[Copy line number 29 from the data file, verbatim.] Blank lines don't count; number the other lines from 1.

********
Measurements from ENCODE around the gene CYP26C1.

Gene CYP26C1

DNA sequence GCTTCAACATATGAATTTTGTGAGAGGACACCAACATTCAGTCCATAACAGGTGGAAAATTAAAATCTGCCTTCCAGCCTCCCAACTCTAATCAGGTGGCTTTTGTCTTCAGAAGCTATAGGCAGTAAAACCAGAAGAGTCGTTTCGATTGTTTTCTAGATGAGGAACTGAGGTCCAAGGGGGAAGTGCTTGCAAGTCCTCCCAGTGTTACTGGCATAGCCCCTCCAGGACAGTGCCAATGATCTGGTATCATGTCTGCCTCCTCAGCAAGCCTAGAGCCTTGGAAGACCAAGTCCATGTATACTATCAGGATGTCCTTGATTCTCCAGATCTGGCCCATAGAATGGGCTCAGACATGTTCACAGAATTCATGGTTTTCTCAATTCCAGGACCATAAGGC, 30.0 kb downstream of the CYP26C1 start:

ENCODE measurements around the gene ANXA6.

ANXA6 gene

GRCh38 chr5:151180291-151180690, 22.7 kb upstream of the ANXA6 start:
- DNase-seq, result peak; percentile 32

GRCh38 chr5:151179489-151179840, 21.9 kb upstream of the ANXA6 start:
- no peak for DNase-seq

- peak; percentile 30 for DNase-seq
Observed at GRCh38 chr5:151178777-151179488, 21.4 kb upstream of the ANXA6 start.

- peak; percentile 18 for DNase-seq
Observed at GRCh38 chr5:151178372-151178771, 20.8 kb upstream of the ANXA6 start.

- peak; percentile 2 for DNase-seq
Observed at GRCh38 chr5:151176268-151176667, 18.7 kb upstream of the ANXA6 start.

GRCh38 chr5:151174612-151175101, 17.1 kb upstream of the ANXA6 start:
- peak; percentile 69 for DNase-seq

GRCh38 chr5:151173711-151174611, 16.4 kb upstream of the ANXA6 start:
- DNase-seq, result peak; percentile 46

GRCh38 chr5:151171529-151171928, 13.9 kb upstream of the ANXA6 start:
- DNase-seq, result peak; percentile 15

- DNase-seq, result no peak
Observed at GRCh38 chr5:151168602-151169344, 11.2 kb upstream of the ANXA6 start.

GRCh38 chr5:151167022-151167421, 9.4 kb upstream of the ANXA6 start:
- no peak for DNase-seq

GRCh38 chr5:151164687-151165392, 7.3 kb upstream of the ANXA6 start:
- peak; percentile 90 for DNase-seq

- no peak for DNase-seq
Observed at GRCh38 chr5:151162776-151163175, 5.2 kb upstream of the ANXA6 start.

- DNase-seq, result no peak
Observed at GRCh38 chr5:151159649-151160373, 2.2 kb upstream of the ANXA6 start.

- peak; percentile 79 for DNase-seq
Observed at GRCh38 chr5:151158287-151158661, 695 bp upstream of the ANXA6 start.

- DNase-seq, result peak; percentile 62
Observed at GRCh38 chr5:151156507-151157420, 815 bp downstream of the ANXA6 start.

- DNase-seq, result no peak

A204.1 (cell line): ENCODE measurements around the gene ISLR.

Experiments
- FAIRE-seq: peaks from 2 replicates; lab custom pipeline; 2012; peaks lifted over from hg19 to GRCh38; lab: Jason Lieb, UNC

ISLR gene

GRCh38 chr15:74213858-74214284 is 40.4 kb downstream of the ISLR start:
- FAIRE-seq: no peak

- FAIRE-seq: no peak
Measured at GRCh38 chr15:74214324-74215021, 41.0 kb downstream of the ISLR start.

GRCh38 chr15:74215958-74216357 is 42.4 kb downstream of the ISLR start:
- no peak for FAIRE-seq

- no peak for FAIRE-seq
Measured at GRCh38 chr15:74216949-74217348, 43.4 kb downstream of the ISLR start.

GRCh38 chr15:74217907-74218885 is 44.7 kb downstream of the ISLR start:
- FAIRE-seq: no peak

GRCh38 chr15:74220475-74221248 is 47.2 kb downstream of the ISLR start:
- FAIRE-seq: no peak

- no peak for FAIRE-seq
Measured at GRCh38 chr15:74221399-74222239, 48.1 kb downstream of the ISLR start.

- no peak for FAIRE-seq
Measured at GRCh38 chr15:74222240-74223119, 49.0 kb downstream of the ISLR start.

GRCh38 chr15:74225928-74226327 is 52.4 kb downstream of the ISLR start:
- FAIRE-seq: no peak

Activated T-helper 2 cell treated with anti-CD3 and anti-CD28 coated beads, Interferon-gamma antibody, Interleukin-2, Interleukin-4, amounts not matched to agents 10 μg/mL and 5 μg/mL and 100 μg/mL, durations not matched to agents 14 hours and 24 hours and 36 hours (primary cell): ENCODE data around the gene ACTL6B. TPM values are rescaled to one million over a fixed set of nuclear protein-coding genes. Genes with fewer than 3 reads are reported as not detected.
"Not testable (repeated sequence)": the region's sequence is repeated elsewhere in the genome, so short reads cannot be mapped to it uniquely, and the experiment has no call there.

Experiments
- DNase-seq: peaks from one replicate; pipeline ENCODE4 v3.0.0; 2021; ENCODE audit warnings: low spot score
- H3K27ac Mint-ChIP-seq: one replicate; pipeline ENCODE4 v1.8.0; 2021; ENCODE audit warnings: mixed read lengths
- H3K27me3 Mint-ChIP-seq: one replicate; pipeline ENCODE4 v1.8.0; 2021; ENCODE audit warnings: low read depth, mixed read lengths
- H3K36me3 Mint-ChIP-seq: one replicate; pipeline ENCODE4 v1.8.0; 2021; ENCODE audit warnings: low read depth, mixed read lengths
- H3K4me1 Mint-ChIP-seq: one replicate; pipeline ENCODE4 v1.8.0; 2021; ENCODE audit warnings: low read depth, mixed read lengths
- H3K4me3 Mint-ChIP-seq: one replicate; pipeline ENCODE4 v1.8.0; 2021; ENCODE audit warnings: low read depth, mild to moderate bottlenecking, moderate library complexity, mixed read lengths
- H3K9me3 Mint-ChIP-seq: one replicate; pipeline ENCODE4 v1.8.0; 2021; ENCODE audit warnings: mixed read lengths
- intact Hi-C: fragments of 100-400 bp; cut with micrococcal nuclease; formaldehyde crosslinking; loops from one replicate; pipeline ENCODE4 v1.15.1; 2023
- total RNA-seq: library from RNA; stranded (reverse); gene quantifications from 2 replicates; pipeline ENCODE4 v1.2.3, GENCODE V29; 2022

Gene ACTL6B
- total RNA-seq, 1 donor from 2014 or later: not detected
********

Observed at GRCh38 chr5:151162776-151163175, 5.2 kb upstream of the ANXA6 start.